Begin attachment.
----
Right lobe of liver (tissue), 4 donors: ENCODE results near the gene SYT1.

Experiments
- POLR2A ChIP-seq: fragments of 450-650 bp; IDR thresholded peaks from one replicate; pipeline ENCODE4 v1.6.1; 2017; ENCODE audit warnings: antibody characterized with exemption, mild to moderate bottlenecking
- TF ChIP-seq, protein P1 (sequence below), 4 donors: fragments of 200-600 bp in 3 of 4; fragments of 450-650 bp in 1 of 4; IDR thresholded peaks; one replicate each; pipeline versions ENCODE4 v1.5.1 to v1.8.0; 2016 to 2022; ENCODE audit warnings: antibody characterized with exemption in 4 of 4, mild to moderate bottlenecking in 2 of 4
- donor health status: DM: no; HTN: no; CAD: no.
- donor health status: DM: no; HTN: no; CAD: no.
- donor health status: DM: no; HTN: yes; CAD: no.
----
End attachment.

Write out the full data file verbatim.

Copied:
Right lobe of liver (tissue), 4 donors: ENCODE results near the gene SYT1.

Experiments
- POLR2A ChIP-seq: fragments of 450-650 bp; IDR thresholded peaks from one replicate; pipeline ENCODE4 v1.6.1; 2017; ENCODE audit warnings: antibody characterized with exemption, mild to moderate bottlenecking
- TF ChIP-seq, protein P1 (sequence below), 4 donors: fragments of 200-600 bp in 3 of 4; fragments of 450-650 bp in 1 of 4; IDR thresholded peaks; one replicate each; pipeline versions ENCODE4 v1.5.1 to v1.8.0; 2016 to 2022; ENCODE audit warnings: antibody characterized with exemption in 4 of 4, mild to moderate bottlenecking in 2 of 4
- donor health status: DM: no; HTN: no; CAD: no.
- donor health status: DM: no; HTN: no; CAD: no.
- donor health status: DM: no; HTN: yes; CAD: no.